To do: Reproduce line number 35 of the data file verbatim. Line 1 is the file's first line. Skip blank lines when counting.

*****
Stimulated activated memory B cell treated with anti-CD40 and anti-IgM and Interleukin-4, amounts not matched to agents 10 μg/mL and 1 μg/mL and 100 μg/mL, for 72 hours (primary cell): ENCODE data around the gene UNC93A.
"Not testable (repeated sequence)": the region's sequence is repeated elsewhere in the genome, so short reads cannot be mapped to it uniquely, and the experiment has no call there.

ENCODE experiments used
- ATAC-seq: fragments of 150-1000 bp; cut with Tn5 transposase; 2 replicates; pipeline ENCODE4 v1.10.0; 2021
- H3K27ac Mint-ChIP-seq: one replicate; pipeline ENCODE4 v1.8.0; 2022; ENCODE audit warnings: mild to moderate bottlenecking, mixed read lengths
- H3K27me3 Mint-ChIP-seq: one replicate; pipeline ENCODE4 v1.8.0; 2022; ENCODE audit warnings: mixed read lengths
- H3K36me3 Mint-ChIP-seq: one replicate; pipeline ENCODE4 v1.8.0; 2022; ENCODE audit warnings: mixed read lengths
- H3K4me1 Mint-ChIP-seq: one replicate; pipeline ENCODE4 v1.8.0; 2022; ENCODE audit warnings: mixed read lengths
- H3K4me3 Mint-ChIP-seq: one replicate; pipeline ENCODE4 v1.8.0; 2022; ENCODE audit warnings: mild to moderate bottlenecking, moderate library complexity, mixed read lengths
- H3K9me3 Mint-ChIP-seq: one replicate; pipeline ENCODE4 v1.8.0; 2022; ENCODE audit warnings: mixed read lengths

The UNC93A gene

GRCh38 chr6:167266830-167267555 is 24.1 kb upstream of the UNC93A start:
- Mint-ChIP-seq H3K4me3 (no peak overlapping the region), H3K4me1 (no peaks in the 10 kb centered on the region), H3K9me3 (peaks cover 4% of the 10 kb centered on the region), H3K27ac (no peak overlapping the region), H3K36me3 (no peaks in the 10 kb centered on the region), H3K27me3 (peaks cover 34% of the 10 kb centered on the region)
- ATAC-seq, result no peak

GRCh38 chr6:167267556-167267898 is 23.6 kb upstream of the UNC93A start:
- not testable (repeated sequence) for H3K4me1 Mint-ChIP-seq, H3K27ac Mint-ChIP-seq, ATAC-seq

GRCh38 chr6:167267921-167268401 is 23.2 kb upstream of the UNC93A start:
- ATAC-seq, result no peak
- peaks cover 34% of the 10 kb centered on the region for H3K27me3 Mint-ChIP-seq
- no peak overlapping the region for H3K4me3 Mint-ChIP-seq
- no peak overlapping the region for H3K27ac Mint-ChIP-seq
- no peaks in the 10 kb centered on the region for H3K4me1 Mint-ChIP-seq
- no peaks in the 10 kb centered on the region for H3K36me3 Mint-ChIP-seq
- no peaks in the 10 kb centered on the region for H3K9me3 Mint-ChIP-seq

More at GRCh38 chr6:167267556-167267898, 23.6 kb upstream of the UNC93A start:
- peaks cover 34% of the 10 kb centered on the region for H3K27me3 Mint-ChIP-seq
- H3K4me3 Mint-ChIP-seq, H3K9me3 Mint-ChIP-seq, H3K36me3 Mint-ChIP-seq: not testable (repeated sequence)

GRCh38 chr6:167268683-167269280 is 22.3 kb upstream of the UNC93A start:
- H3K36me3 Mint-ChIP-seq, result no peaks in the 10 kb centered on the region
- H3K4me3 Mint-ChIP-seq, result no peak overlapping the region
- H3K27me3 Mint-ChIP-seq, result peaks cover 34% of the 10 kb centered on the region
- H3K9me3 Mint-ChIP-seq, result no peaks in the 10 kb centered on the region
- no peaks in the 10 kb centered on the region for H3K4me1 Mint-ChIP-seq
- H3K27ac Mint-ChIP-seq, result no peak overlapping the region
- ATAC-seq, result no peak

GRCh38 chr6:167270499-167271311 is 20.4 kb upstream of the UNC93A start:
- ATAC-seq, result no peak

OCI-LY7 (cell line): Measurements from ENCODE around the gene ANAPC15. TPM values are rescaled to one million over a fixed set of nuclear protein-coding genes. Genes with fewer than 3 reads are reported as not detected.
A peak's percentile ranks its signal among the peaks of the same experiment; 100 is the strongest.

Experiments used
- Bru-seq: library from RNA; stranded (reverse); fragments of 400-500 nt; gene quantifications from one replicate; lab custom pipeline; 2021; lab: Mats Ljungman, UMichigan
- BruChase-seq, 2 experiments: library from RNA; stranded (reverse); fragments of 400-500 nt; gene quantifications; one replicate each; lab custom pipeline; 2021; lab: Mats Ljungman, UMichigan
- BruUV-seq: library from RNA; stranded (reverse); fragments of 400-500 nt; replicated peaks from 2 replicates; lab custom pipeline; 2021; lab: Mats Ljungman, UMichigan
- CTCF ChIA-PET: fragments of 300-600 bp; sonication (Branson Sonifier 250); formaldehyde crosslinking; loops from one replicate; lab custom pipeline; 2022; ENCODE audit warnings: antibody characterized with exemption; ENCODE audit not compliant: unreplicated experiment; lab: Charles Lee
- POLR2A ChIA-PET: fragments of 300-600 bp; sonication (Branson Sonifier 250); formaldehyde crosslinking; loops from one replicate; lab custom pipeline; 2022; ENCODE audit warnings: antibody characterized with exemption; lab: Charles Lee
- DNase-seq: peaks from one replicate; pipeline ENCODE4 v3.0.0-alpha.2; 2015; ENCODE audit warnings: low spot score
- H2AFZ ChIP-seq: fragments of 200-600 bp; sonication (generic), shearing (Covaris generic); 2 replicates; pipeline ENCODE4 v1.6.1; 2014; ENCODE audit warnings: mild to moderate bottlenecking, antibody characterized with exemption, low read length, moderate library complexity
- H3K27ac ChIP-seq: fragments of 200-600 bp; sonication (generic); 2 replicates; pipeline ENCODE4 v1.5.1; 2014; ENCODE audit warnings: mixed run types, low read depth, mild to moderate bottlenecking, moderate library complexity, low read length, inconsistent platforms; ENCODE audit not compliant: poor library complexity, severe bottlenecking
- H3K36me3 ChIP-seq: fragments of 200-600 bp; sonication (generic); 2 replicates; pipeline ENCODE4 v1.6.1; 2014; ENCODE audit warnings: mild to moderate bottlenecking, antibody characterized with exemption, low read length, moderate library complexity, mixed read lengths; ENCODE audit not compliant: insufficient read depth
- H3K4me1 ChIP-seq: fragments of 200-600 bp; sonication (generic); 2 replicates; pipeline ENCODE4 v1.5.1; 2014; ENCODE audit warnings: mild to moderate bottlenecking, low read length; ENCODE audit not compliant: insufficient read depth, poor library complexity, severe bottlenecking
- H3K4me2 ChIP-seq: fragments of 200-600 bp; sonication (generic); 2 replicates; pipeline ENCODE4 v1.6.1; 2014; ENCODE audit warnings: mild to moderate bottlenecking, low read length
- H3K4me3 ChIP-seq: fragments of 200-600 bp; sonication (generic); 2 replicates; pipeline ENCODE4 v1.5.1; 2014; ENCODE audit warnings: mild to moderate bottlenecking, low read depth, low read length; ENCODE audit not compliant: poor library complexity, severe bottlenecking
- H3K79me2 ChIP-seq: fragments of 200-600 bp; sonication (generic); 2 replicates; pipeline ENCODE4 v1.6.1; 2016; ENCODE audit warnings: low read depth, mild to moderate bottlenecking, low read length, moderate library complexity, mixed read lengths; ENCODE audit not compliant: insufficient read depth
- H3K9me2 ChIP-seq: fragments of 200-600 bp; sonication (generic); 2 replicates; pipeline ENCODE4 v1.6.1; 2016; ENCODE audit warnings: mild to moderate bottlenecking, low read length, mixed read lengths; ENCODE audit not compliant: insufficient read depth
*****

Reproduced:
- ATAC-seq, result no peak